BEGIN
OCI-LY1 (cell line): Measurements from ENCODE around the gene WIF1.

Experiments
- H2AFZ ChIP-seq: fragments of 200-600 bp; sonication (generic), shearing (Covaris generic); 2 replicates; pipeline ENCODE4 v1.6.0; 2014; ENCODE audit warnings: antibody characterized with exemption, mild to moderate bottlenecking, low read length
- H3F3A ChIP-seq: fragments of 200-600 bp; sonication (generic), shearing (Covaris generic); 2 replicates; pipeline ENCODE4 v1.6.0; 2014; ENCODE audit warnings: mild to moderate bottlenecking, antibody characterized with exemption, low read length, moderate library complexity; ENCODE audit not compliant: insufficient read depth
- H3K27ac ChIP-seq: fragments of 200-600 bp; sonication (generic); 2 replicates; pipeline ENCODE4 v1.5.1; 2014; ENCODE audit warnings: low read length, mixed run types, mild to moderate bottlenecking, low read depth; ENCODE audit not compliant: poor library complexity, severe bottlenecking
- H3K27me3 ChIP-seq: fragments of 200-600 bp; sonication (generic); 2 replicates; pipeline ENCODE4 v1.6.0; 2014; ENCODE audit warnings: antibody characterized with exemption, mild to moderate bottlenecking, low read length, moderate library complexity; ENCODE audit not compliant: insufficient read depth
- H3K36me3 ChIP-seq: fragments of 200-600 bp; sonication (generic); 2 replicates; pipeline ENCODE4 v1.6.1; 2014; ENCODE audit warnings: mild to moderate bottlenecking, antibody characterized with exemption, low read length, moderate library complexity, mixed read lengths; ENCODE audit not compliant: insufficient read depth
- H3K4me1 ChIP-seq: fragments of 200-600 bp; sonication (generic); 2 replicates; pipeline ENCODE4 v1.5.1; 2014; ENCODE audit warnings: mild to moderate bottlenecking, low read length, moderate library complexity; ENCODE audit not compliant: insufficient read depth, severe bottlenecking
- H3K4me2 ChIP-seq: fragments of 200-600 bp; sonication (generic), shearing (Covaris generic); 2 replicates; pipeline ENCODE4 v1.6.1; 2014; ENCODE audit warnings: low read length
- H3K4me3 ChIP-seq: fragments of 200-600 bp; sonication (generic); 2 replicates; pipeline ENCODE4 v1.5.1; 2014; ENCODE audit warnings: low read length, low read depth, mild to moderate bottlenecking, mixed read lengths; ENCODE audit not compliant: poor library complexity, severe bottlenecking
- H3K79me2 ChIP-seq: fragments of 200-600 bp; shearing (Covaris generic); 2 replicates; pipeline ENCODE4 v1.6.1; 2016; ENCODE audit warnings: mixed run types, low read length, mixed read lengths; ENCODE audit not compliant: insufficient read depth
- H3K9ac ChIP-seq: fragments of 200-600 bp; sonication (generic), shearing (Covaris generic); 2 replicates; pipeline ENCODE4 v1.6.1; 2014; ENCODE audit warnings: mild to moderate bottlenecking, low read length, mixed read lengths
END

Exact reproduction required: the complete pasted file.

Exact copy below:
OCI-LY1 (cell line): Measurements from ENCODE around the gene WIF1.

Experiments
- H2AFZ ChIP-seq: fragments of 200-600 bp; sonication (generic), shearing (Covaris generic); 2 replicates; pipeline ENCODE4 v1.6.0; 2014; ENCODE audit warnings: antibody characterized with exemption, mild to moderate bottlenecking, low read length
- H3F3A ChIP-seq: fragments of 200-600 bp; sonication (generic), shearing (Covaris generic); 2 replicates; pipeline ENCODE4 v1.6.0; 2014; ENCODE audit warnings: mild to moderate bottlenecking, antibody characterized with exemption, low read length, moderate library complexity; ENCODE audit not compliant: insufficient read depth
- H3K27ac ChIP-seq: fragments of 200-600 bp; sonication (generic); 2 replicates; pipeline ENCODE4 v1.5.1; 2014; ENCODE audit warnings: low read length, mixed run types, mild to moderate bottlenecking, low read depth; ENCODE audit not compliant: poor library complexity, severe bottlenecking
- H3K27me3 ChIP-seq: fragments of 200-600 bp; sonication (generic); 2 replicates; pipeline ENCODE4 v1.6.0; 2014; ENCODE audit warnings: antibody characterized with exemption, mild to moderate bottlenecking, low read length, moderate library complexity; ENCODE audit not compliant: insufficient read depth
- H3K36me3 ChIP-seq: fragments of 200-600 bp; sonication (generic); 2 replicates; pipeline ENCODE4 v1.6.1; 2014; ENCODE audit warnings: mild to moderate bottlenecking, antibody characterized with exemption, low read length, moderate library complexity, mixed read lengths; ENCODE audit not compliant: insufficient read depth
- H3K4me1 ChIP-seq: fragments of 200-600 bp; sonication (generic); 2 replicates; pipeline ENCODE4 v1.5.1; 2014; ENCODE audit warnings: mild to moderate bottlenecking, low read length, moderate library complexity; ENCODE audit not compliant: insufficient read depth, severe bottlenecking
- H3K4me2 ChIP-seq: fragments of 200-600 bp; sonication (generic), shearing (Covaris generic); 2 replicates; pipeline ENCODE4 v1.6.1; 2014; ENCODE audit warnings: low read length
- H3K4me3 ChIP-seq: fragments of 200-600 bp; sonication (generic); 2 replicates; pipeline ENCODE4 v1.5.1; 2014; ENCODE audit warnings: low read length, low read depth, mild to moderate bottlenecking, mixed read lengths; ENCODE audit not compliant: poor library complexity, severe bottlenecking
- H3K79me2 ChIP-seq: fragments of 200-600 bp; shearing (Covaris generic); 2 replicates; pipeline ENCODE4 v1.6.1; 2016; ENCODE audit warnings: mixed run types, low read length, mixed read lengths; ENCODE audit not compliant: insufficient read depth
- H3K9ac ChIP-seq: fragments of 200-600 bp; sonication (generic), shearing (Covaris generic); 2 replicates; pipeline ENCODE4 v1.6.1; 2014; ENCODE audit warnings: mild to moderate bottlenecking, low read length, mixed read lengths